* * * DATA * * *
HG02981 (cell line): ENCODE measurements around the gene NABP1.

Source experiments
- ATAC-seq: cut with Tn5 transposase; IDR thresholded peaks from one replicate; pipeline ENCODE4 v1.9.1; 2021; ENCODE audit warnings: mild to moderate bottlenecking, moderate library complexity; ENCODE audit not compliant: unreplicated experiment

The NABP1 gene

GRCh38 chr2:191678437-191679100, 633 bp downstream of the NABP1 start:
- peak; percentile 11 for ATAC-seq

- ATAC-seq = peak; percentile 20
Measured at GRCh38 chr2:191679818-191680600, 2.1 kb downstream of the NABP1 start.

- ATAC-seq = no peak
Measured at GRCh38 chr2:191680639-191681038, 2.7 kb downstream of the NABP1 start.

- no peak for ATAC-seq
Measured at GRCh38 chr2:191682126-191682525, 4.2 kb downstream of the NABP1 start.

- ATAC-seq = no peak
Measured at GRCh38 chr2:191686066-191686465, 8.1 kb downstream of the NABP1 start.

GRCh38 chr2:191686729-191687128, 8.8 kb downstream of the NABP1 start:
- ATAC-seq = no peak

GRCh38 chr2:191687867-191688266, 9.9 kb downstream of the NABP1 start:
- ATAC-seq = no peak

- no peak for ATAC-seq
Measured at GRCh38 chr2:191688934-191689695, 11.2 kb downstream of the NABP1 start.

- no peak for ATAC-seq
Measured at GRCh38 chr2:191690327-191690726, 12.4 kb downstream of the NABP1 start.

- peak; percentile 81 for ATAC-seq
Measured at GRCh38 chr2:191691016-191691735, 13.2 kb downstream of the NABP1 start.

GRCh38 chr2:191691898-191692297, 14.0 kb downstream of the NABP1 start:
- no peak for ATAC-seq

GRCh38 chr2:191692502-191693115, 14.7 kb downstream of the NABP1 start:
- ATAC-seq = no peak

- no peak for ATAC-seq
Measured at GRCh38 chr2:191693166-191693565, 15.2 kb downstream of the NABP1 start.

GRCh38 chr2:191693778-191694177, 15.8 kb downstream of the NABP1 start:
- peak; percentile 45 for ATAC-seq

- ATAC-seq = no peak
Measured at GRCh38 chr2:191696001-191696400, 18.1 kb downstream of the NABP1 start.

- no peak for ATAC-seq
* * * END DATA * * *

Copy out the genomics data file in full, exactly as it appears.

HG02981 (cell line): ENCODE measurements around the gene NABP1.

Source experiments
- ATAC-seq: cut with Tn5 transposase; IDR thresholded peaks from one replicate; pipeline ENCODE4 v1.9.1; 2021; ENCODE audit warnings: mild to moderate bottlenecking, moderate library complexity; ENCODE audit not compliant: unreplicated experiment

The NABP1 gene

GRCh38 chr2:191678437-191679100, 633 bp downstream of the NABP1 start:
- peak; percentile 11 for ATAC-seq

- ATAC-seq = peak; percentile 20
Measured at GRCh38 chr2:191679818-191680600, 2.1 kb downstream of the NABP1 start.

- ATAC-seq = no peak
Measured at GRCh38 chr2:191680639-191681038, 2.7 kb downstream of the NABP1 start.

- no peak for ATAC-seq
Measured at GRCh38 chr2:191682126-191682525, 4.2 kb downstream of the NABP1 start.

- ATAC-seq = no peak
Measured at GRCh38 chr2:191686066-191686465, 8.1 kb downstream of the NABP1 start.

GRCh38 chr2:191686729-191687128, 8.8 kb downstream of the NABP1 start:
- ATAC-seq = no peak

GRCh38 chr2:191687867-191688266, 9.9 kb downstream of the NABP1 start:
- ATAC-seq = no peak

- no peak for ATAC-seq
Measured at GRCh38 chr2:191688934-191689695, 11.2 kb downstream of the NABP1 start.

- no peak for ATAC-seq
Measured at GRCh38 chr2:191690327-191690726, 12.4 kb downstream of the NABP1 start.

- peak; percentile 81 for ATAC-seq
Measured at GRCh38 chr2:191691016-191691735, 13.2 kb downstream of the NABP1 start.

GRCh38 chr2:191691898-191692297, 14.0 kb downstream of the NABP1 start:
- no peak for ATAC-seq

GRCh38 chr2:191692502-191693115, 14.7 kb downstream of the NABP1 start:
- ATAC-seq = no peak

- no peak for ATAC-seq
Measured at GRCh38 chr2:191693166-191693565, 15.2 kb downstream of the NABP1 start.

GRCh38 chr2:191693778-191694177, 15.8 kb downstream of the NABP1 start:
- peak; percentile 45 for ATAC-seq

- ATAC-seq = no peak
Measured at GRCh38 chr2:191696001-191696400, 18.1 kb downstream of the NABP1 start.

- no peak for ATAC-seq